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- On September 29, 2015
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- Lifestyle Retirement Projects No2, Parish Homes, Supreme Court of New South Wales
LIFESTYLE RETIREMENT PROJECTS NO 2 PTY LTD V PARISI HOMES PTY LTD
 NSWSC 705
Supreme Court of New South Wales – 11 July 2005
Lifestyle Retirement Projects No 2 Pty Ltd (‘Lifestyle’) entered into a construction contract with Parisi Homes Pty Ltd (Parisi’). Parisi served a Payment Claim under section 13 of the Building and Construction Industry Security of Payment Act 1999 (NSW) (‘the Act’) on Lifestyle, who responded with a Payment Schedule under section 14 of the Act. The matter was referred to Adjudication; the Adjudicator determining that Lifestyle was to pay Parisi $151,000.00.
Parisi then served a statutory demand for that sum. Lifestyle commenced proceedings to set aside the statutory demand on the basis that there was a bona fide dispute as to the existence of the debt, that is, a dispute whether or not the adjudicator’s determination is void.
Lifestyle submitted that the Payment Claim was not served within the time required by section 13(4) of the Act. Section 13(4) of the Act relevantly provides that a payment claim may be served only within (a) the period determined by or in accordance with the terms of the construction contract, or (b) the period of 12 months after the construction work to which the claim relates was last carried out.
Whether the compliance with section 13(4) of the Act is grounds for a bona fide dispute as to the existence of the debt.
The Court found that section 13(4) was not “a basic requirement which is essential to a purported determination” but actually one of the “more detailed requirements”. The Court held that there section 13(4) of the Act was not grounds for a bona fide dispute as to the existence of a debt. Therefore, the statutory demand was not set aside.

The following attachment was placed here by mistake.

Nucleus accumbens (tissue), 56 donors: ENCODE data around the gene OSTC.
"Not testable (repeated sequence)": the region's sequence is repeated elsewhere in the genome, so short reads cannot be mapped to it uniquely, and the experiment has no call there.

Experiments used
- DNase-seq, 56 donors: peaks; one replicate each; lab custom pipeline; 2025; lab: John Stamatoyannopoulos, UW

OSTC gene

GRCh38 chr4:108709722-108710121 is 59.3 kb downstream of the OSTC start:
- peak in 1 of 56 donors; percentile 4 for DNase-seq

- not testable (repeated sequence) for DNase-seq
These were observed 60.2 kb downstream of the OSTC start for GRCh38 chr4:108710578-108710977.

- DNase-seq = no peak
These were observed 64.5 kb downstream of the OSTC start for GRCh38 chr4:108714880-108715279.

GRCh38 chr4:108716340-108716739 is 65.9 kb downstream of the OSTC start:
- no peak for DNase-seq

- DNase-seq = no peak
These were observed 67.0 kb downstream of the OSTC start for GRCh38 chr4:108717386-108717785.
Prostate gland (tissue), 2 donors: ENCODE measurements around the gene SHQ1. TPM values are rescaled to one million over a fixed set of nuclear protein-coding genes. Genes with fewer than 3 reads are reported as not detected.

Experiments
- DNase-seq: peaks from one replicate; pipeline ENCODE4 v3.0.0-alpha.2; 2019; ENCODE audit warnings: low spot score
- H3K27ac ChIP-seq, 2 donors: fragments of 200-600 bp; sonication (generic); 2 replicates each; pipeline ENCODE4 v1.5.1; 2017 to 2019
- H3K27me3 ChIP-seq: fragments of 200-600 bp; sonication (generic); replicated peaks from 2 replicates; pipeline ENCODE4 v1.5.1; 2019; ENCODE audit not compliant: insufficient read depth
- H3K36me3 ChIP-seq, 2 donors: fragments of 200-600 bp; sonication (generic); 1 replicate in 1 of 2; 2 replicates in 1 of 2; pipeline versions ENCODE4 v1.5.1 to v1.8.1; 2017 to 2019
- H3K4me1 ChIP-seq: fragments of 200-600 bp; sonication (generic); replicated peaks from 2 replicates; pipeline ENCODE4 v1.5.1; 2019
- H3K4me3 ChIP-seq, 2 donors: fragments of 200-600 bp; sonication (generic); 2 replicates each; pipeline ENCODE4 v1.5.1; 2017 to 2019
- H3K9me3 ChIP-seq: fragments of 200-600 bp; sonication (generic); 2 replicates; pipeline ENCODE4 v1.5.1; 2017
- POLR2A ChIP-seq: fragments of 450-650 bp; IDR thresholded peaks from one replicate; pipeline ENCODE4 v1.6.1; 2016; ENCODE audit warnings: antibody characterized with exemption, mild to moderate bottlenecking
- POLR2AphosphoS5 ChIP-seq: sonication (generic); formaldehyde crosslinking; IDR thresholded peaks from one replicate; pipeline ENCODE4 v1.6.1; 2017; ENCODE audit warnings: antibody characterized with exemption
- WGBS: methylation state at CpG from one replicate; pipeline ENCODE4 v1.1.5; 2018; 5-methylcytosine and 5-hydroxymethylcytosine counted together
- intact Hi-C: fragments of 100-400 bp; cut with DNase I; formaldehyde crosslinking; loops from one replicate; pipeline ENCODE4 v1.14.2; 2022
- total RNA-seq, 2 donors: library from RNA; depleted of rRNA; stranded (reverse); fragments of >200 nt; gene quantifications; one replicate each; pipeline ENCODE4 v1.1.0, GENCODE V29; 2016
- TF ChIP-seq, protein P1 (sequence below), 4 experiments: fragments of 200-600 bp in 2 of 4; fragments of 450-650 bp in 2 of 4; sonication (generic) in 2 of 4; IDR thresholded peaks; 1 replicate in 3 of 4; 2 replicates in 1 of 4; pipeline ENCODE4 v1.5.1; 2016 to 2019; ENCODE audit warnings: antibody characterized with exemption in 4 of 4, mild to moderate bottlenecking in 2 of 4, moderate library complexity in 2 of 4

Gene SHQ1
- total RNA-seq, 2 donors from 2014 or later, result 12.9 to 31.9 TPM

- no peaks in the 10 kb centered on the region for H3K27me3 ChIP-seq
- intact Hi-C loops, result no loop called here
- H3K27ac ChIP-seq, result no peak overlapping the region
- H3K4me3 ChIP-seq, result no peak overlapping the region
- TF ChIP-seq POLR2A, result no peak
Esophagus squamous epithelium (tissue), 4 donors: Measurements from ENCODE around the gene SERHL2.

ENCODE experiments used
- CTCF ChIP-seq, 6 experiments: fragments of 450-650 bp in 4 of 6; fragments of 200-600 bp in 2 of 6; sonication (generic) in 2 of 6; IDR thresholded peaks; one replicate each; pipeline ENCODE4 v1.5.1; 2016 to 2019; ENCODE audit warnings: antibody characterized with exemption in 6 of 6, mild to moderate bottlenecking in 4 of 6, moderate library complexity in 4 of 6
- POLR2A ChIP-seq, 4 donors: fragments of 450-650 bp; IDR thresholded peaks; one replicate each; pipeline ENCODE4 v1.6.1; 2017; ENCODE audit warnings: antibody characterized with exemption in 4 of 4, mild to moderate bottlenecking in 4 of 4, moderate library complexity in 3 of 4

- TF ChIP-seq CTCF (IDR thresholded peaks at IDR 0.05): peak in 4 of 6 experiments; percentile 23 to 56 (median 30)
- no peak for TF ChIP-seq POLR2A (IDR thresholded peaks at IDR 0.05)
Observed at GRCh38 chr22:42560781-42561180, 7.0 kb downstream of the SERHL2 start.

Campbell J at paragraph 19 held:
“ In my view, consistently with Project Blue Sky Inc v Australian Broadcasting Authority (1998) 194 CLR 355 at 390-391, the question of what was intended to be essential for compliance with the basic requirements of a determination is not decided solely by these textual matters. The fact that the language of section 13(4) is in one sense mandatory shows that it sets out a “requirement”, but not that it is a basic and essential requirement.
Rather, the question of what is essential needs to be decided, bearing in mind the object and purpose of the legislation. It is concerned with providing a quick and relatively easy way in which an obligation to make a payment on account of what ultimately might be found to be due can be established.
Viewed in that light, I do not find that precise compliance with section 13(4) is a basic requirement which is essential to a purported determination actually being a determination under the Act. Rather, section 13(4) is one of the “more detailed requirements”, which Hodgson JA held exist in the Act. When there has been a document which purports to be a Payment Claim served, the fact (if it were a fact) that the construction work to which the claim relates was last carried out more than 12 months before the payment claim was served does not mean that the “basic and essential requirement” of “service … of a payment claim (s.13)” has not been complied with.
And even if it turned out that the adjudicator was mistaken in deciding that section 13(4) had been complied with, that would not mean that his determination was void, when he has addressed in a bona fide way the question of whether section 13(4) has been complied with. In those circumstances, I find that there is no bona fide dispute as to the existence of the debt claimed.”
This case stands for the proposition that section 13(4) is not a basic and essential requirement. Accordingly, even if an Adjudicator is wrong in concluding that section 13(4) has been complied with, an Adjudicator’s Determination will not void.